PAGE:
But if I’d actually had a real, honest-to-God, Howard Beale moment, here are the provocations that would have set it off—which, to be sure, have not gone away and, in my darker moments, will never go away. The first is that most odious face covering we’ve all been relentlessly instructed to wear, the absurdity of which continues to baffle and bedevil any sane person who has tried to follow the science. We don’t need to wear the damn thing anymore, not at airports, not on airplanes. Not anywhere. The time has come to simply lift the mandate, leaving it to the fetishists to wear if it makes them feel safe and snug. As for the rest of us—who have either had COVID-19 and survived, or taken the vaccine, or simply choose not to wear one—just leave us all alone. Everyone is entitled, as Chesterton would say, to be his or her “potty little self.” And never mind what tyrannical little twits like Tony Fauci might say. Tell him to stuff it. He can use my mask if he needs something to stuff it with, too. 

And the other? That would be the whole massive state security apparatus that now surrounds us at every airport, intruding ever more obnoxiously upon our privacy. And to what end? In the interest, so we have endlessly been told, of staying safe, of keeping the terrorists from blowing us all up. And so even eighty-five-year-old nuns must submit to close inspection, and God help them if the officious TSA agent suspects an explosive device hidden in her rosary.

Where, I ask, amid all these deprivations by which a once free people now find themselves bound and fettered, do we find even a scintilla of resentment, much less that wellspring of indignation righteously felt in the face of such an enemy? Where is that targeted rage directed at those responsible for upending our lives?  

Yes, the Twin Towers fell. Its mastermind was then duly taken out; a long, inconclusive war ensued, and here we are, twenty years later, and we’re still not safe. Are we not entitled to be angry at those forces within Islam that sanctioned the terror? And as to the Pandemic, evidence for which more and more points to China as having exported it to the world, will that result in real, sustained rage at a country so indifferent to human life as to blithely wipe out millions of people across the globe? Not to mention the complicity of not a few powerful and well-situated Americans who both assisted in making it happen and profited from it.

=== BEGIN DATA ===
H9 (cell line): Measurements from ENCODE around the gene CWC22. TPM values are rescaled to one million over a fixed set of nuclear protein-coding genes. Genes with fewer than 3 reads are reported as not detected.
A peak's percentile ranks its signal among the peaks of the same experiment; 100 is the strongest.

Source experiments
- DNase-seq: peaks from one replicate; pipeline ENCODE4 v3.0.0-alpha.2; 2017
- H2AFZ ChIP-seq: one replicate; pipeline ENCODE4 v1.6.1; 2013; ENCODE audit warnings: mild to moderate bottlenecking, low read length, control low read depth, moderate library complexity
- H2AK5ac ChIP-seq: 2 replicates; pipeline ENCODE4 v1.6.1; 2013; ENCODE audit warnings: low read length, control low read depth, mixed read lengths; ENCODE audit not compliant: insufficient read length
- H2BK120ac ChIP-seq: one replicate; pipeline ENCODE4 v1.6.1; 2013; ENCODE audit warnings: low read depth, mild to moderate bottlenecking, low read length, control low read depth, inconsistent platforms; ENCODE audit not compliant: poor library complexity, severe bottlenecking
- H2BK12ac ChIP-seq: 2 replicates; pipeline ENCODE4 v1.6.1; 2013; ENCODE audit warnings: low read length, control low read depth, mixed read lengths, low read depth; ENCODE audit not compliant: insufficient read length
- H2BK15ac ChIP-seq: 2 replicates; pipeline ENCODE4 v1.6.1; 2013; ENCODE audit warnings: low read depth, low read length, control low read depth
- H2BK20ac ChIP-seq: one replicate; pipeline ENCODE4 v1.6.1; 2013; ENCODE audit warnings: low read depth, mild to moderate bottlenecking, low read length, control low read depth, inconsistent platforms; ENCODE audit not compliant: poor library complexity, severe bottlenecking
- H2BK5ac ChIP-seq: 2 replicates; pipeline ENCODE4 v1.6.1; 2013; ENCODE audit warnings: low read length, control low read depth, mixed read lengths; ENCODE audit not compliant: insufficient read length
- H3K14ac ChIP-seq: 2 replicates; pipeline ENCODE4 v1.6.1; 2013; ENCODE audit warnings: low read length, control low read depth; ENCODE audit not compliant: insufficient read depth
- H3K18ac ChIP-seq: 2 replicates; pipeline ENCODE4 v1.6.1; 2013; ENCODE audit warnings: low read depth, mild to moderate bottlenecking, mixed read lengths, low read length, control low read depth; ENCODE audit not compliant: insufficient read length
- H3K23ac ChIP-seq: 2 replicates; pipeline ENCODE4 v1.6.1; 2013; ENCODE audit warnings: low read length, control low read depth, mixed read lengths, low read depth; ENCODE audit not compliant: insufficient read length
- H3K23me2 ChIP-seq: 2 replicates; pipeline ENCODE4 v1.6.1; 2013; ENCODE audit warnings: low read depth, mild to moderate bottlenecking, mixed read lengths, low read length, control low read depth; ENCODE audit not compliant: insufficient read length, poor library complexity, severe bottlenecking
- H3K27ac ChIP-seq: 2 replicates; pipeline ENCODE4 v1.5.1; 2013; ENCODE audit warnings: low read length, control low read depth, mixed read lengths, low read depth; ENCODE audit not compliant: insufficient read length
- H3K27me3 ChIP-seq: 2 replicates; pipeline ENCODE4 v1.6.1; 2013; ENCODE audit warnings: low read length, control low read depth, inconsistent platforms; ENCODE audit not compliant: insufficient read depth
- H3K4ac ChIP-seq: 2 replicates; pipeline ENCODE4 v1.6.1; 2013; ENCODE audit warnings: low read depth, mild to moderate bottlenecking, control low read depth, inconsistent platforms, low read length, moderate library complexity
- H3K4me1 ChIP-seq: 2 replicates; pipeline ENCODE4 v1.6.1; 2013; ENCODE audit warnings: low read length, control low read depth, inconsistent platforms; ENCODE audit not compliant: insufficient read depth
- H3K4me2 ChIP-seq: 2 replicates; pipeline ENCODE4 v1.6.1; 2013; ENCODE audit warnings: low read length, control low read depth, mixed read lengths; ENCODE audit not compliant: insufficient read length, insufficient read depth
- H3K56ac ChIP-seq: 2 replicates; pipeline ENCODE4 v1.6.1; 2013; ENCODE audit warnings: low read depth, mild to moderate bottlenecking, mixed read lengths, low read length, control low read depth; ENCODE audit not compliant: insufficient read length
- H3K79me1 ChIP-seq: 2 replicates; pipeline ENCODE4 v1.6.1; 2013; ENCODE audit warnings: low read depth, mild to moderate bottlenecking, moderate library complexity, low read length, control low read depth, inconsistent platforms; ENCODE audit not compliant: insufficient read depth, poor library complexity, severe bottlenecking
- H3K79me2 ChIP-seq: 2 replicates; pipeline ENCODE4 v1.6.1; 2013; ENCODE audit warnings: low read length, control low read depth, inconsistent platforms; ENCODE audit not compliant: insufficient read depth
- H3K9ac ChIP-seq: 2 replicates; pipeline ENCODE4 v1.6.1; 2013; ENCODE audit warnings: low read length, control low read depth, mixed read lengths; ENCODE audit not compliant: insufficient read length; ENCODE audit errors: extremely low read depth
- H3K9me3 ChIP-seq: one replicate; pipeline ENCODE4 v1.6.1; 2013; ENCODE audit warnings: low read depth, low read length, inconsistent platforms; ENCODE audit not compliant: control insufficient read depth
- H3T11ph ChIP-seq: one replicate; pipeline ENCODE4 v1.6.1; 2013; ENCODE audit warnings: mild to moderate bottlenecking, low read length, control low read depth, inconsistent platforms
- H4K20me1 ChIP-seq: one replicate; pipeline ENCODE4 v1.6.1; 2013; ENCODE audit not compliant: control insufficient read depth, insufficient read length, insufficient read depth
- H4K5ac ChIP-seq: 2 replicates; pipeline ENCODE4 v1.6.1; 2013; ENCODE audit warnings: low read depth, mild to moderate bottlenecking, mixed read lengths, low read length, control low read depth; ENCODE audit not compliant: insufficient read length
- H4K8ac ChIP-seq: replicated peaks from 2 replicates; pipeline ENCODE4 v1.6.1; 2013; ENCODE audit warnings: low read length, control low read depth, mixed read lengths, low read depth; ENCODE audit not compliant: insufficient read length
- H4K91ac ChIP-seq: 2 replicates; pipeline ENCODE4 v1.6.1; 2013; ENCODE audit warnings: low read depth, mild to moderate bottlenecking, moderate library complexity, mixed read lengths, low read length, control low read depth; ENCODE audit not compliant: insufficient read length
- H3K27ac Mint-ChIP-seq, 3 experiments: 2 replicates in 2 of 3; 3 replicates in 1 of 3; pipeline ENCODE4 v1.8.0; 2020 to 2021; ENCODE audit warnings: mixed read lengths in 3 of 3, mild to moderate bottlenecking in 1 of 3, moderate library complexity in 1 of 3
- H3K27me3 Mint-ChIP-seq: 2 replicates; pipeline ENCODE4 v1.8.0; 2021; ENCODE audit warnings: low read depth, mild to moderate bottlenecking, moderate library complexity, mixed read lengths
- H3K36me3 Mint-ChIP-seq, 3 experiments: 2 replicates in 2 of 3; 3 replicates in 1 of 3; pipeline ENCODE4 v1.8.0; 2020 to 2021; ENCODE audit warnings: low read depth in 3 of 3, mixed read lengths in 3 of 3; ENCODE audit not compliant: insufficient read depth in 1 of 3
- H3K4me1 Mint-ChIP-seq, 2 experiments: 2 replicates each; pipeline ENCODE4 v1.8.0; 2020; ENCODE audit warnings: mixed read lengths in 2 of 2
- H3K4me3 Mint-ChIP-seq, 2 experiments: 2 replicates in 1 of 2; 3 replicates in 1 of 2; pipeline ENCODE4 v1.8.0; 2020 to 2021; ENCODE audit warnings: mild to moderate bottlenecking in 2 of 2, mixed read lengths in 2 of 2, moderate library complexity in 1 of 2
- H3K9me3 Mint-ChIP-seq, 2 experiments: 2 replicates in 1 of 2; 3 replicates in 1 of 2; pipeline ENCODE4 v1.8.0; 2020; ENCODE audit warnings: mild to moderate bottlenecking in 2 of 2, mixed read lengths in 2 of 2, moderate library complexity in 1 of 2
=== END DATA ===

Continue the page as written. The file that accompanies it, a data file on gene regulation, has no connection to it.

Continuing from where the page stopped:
Perfect justice in a fallen world is not possible. I know that. But even imperfect justice would be welcome at this point. It will not happen, however, until enough people throw open their windows and start to shout, “I’m as mad as hell, and I’m not going to take this anymore!”

[Photo Credit: Metro-Goldwyn-Mayer/United Artists]


  • Regis Martin

    Regis Martin is Professor of Theology and Faculty Associate with the Veritas Center for Ethics in Public Life at the Franciscan University of Steubenville. He earned a licentiate and a doctorate in sacred theology from the Pontifical University of St. Thomas Aquinas in Rome. Martin is the author of a number of books, including Still Point: Loss, Longing, and Our Search for God (2012) and The Beggar’s Banquet (Emmaus Road). His most recent book, published by Scepter, is called Looking for Lazarus: A Preview of the Resurrection.

Editor's picks

Item added to cart.
0 items - $0.00

With so much happening in the Church right now, we are hard at work drawing out the battle plans so we can keep the faithful informed—but we need to know who we have on our side. Do you stand with Crisis Magazine?

Support the Spring Crisis Campaign today to help us meet our crucial $100,000 goal. All monthly gifts count x 12!

Share to...